Nowhere is the human toll of our American consumption more obvious than in the United States/Mexico border region. And nowhere is the border nightmare more clearly visible than in Ciudad Juárez.
Our group of 10 delegates from around the United States and Latin America came to Ciudad Juárez to learn about the violence and related social devastation at the epicenter of the drug war. The violence peaked in 2010 with 3111 reported homicides that year -- nearly nine per day in a city of around 1.5 million. Today, the violence has subsided considerably, but effects are still visible in the lives of those who call the city home.
Also obvious is the passion and resilience of the residents. Many have refused to leave, determined instead to resist the culture of crime and impunity and create a new future for their families and their children.
Father Oscar Enriquez is one such dreamer and activist. He is the Director of Centro de Derechos Humanos Paso del Norte (Paso del Norte Human Rights Center). From a deep well of moral conviction, Padre Oscar has pushed back against state corruption and church silence and inaction.
On a cold but sunny February afternoon we visited with several community leaders in the Juarez Valley -- a region southeast of the city where the violence was the fiercest, reaching a shocking murder rate of 1,600 per 100,000 inhabitants in 2009 -- including a dentist now running for mayor of Guadalupe de Bravo, a veterinarian and two priests. We wanted to know why they would stay when virtually everyone else was killed or fled.
"Why should we leave? We haven't done anything. We have a moral obligation to stay!" Victor Luque, acting mayor of Guadalupe, is adamant.
Considering that we were sitting in a church, we also wanted to know how people had related to the violence from a faith perspective. Had they blamed God? Did they question whether God had abandoned them? The priest remarked that he only ever heard this kind of questioning from the non-church members. Padre Oscar offered a different perspective, recounting a time when a woman in deep grief over the loss of her son directed her impassioned cry to an image of Jesus in her hand: "Where were you!?"
The most incisive analysis, however, came from Cynthia Garcia, a lawyer working at Centro de Derechos Humanos Paso del Norte. "The question is not just, 'Where is God?' but 'Where is the prophetic voice of the church?'" It was something I had been wondering as well.
This same sentiment was expressed, albeit less forcefully, by an evangelical pastor and member of the Groupo de Articualción, a network of non-profit and human rights organizations responding to a variety of challenges in the city. As a pastor himself he confessed that the church's role has been limited to ministering to suffering people. Understandably, engulfed in a miasma of grief and an endless round of funerals the church hasn't done much to address the violence itself and the conditions that led to it.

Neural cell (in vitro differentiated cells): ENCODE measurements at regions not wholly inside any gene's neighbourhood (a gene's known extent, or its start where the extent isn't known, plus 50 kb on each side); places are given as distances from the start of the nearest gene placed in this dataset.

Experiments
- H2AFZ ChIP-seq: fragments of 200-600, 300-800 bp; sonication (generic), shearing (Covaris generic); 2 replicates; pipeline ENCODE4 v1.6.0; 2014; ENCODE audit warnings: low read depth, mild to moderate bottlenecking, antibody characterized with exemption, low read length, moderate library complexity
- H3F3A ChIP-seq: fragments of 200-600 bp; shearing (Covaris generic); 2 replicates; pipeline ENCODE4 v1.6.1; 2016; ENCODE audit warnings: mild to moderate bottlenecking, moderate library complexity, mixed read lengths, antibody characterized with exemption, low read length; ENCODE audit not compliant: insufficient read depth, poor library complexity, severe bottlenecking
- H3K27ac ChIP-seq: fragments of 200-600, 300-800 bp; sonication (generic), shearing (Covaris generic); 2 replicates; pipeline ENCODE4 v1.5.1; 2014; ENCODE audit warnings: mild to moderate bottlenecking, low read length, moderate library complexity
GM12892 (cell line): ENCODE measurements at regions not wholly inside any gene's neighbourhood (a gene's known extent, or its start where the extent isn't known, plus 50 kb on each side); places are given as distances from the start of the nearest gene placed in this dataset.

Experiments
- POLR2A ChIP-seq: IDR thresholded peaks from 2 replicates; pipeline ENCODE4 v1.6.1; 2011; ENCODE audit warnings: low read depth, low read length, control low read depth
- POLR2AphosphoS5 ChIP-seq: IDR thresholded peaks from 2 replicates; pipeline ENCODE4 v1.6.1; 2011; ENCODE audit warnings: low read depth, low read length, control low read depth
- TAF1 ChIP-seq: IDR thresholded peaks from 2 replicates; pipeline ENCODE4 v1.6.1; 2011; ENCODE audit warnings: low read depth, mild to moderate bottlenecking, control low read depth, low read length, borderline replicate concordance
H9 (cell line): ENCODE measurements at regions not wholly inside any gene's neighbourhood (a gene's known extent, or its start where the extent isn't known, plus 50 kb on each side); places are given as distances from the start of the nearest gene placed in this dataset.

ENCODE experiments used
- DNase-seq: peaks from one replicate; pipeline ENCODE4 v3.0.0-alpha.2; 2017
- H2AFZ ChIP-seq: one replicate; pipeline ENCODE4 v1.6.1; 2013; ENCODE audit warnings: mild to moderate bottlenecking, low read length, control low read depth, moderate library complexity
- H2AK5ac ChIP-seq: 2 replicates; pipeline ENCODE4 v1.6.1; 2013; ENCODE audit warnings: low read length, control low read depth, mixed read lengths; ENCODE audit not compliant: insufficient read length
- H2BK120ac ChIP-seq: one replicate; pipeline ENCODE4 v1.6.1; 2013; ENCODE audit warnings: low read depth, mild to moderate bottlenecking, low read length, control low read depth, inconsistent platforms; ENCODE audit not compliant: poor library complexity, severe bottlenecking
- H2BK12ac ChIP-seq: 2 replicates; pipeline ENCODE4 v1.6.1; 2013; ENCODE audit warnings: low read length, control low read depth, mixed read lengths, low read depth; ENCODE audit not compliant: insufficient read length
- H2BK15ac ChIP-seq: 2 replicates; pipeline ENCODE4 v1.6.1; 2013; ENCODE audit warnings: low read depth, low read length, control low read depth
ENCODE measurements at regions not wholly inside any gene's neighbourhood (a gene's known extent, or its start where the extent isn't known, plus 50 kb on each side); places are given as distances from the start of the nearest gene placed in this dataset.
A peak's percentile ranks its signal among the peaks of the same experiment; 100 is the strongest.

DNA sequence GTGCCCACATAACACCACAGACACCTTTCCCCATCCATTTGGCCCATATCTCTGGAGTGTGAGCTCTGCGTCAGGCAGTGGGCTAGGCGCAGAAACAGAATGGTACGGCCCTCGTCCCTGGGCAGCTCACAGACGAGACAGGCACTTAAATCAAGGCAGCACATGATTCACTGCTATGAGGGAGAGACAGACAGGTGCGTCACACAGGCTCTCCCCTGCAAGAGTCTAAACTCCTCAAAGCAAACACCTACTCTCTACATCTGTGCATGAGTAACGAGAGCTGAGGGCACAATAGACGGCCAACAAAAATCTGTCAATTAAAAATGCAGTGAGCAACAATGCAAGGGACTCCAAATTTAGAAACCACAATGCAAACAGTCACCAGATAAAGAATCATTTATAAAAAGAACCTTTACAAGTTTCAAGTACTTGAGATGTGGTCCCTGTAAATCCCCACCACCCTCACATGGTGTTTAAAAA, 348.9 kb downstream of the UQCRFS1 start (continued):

On our final day in Ciudad Juárez we had the privilege of meeting with a group of neighbors from Villas de Salvarcar in the location of the infamous massacre of three years ago. These women, and one man, are the survivors of this horrific event that took the lives of 14 of their sons, daughters, husbands and friends. In the three years since the massacre they have been exposed to a great deal of national and international attention. They were not thrilled to see us. Their grief is still so fresh. One of the women openly expressed her anger -- toward the Mexican government, toward God and the representatives of God who were with us.
As I stood in the back of the little front room of this attractive home listening to the outpouring of pain, I began to wonder myself where God might have been in the midst of this madness. Padre Oscar began to explain, patiently and compassionately, that God, in the person Jesus, is present with the murdered and the tortured. God, he explained, stands in solidarity with those who are slain, like God's Son. This narrative is familiar to many as liberation theology, but in that moment it made more sense than ever. In fact, it was the only thing that made any sense at all.
¡Todos los victimos!
We are all victims! No one has escaped, including God. On the cross, God was a victim of state sanctioned violence. For those who have suffered, the cross is a symbol of God's solidarity with all victims, before and since.
The question, "Where is God?" in the face of a crisis such as this, is an attempt to locate the source of tragedies that defy easy blame.
God didn't create this crisis. We did. Through an ill-advised drug war, irresponsible gun policies, dehumanizing immigration policies and corrupt governments we, Americans and Mexicans, have created this human disaster. With God's help, perhaps a new world is possible. But only if we stand shoulder to shoulder with the tortured ones in our midst.